Payment Systems

There are basically two ways to effect payments:
– In a trustless manner, namely through currency movements. This requires logistics of carrying and saving physical currency. Also cryptocurrencies are trustless, as the registry cannot be tampered under certain circumstances.
– Under the form of a “system” that involves the participation of parties that are trusted, and where a promise or a claim to receive money from them is equivalent than receiving currency from the one that needs to pay. Such systems require less physical logistics and are dominating payments these days.

A simple payment system may have an institution that the merchant trusts, and if the payer actually can obtain that that institution will promise to pay the merchant instead of the payer, then this can be completely okay for the merchant. This is for instance used in the system of letters of credit in international trade. However, that institution that the merchant trusts, might not have a relationship with the payer – and might not be willing to deliver that promise as long as he hasn’t an institution that he can trust: this will be an institution with who the payer maintains a relationship but who that merchant’s institution trusts. Such system was used by bankers some centuries ago, in the early days of international trade.

A system like it is used by credit card operators, looks closely like this simple system, but with the added twist that an operator of an payment network performs real time checks between a large network of institutions that otherwise don’t know or trust each other, to see if they will honor the requested promise on a case-by-case basis (which basically happens by checking the remaining credit of a credit card that has been issued by them). Then the payment network operator promises the payment to the institution of the merchant (any non-payment of the case-by-case promise from the credit card issuing institution, is than an issue between that institution and the payment network operator):

 

Section 1: Roles

To be completed

 

Section 2: Players

To be completed

 

Section 3: Standardisation

As in all systems that require the handover of information and instructions between parties, where they require automated processing, interoperability is necessary to eliminate manual work and standardisation can help to reduce the participation costs.

EMVCo is promoting the global standardisation of electronic financial transactions – in particular the global interoperability of chip cards. “EMV” stands for “Europay, MasterCard and Visa”.

 

Section 4: Terminology

Acceptor: a merchant or other entity that accepts a payment instrument presented by a client in order to transfer funds to that merchant or other entity.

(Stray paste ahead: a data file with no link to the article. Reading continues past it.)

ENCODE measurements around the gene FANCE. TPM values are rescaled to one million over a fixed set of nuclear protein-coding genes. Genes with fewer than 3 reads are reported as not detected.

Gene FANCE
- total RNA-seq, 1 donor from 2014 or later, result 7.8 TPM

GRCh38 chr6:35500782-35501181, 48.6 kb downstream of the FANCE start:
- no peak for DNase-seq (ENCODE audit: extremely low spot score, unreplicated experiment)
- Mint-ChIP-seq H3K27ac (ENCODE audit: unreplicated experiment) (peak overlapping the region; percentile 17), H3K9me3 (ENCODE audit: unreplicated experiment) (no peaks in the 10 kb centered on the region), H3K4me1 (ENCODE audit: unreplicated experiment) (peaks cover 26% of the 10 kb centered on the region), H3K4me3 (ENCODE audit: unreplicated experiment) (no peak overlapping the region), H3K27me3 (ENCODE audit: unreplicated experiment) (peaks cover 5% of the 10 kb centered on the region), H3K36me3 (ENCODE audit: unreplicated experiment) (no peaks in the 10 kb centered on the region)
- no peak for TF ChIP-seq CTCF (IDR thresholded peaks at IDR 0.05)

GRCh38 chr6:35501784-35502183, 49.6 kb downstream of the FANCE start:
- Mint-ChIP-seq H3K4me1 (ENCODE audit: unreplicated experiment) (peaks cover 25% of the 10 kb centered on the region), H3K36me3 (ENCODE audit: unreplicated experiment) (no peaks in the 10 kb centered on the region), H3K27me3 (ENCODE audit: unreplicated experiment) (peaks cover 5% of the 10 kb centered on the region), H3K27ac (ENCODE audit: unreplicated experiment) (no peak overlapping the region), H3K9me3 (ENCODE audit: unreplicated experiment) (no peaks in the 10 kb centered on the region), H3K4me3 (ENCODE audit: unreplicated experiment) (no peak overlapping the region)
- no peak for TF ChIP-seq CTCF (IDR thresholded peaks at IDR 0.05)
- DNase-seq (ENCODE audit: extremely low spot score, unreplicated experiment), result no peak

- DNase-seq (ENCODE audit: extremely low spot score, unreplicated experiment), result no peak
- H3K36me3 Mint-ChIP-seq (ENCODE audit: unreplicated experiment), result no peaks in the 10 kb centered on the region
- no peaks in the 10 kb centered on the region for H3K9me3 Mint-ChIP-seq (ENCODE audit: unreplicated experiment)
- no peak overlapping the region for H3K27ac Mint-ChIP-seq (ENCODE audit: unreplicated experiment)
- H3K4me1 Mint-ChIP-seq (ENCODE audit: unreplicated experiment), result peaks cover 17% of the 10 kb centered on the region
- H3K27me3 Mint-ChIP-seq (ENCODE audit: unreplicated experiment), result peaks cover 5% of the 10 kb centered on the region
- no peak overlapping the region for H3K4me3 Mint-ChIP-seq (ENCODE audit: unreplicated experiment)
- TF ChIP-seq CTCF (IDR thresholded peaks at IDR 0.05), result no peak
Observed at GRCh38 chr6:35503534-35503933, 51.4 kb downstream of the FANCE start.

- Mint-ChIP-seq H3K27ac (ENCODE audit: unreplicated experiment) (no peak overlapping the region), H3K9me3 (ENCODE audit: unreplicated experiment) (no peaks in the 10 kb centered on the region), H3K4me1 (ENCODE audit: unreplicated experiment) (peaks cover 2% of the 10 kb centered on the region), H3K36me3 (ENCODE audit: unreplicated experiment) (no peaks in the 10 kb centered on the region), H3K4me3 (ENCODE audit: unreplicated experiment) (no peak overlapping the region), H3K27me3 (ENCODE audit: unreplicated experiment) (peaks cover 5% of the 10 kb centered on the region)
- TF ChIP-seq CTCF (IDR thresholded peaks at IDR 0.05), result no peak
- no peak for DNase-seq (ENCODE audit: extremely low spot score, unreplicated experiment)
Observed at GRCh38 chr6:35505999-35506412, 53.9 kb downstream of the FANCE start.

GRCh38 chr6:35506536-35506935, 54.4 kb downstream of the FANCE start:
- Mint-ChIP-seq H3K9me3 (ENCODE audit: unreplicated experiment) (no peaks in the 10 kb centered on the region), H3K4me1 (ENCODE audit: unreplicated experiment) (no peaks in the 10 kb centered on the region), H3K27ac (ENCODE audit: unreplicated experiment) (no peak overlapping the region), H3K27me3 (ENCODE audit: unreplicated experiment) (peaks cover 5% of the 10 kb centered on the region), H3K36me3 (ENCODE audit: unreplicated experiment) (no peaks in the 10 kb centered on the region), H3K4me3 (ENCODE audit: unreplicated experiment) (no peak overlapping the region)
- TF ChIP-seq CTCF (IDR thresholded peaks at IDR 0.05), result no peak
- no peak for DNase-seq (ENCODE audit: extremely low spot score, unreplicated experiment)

Acquirer (card acquirer): in point-of-sale (POS) transactions, the entity (usually a credit institution) to which the acceptor (usually a merchant) transmits the information necessary in order to process the card payment. In automated teller machine (ATM) transactions, the entity (usually a credit institution) which makes banknotes available to the cardholder (whether directly or via the use of third-party providers).

Agency: a contractual relationship whereby one party (the agent) acts on behalf of another (the principal).

Batch (bulk payments): a group of orders (payment orders and/or securities transfer orders) to be processed together.

Electronic money: a monetary value, represented by a claim on the issuer, which is:
1) stored on an electronic device (e.g. a card or computer);
2) issued upon receipt of funds in an amount not less in value than the monetary value received; and
3) accepted as a means of payment by undertakings other than the issuer.

Electronic money institution (ELMI): a term used in EU legislation to designate credit institutions which are governed by a simplified regulatory regime because their activity is limited to the issuance of electronic money and the provision of financial and non-financial services closely related to the issuance of electronic money.

Gross settlement: the settlement of transfer orders one by one.

Real-time gross settlement (RTGS) system: a settlement system in which processing and settlement take place on a transaction-by-transaction basis in real time.

Settlement: the discharge of obligations. Basically the logistics so that the funds have become under the power and control of the payee or his agents. With currency, it means handing it over, but with systems that imply claims and promises to various trust-based parties, it’s about making sure that the payee or his agent can exercise these.
TARGET2: the real-time gross settlement system for the euro. TARGET2 settles payments in euro in central bank money and functions on the basis of a single IT platform, to which all payment orders are submitted for processing. This means that all payments are received in the same technical form. TARGET2 is legally structured as a multiplicity of RTGS systems (TARGET2 component systems).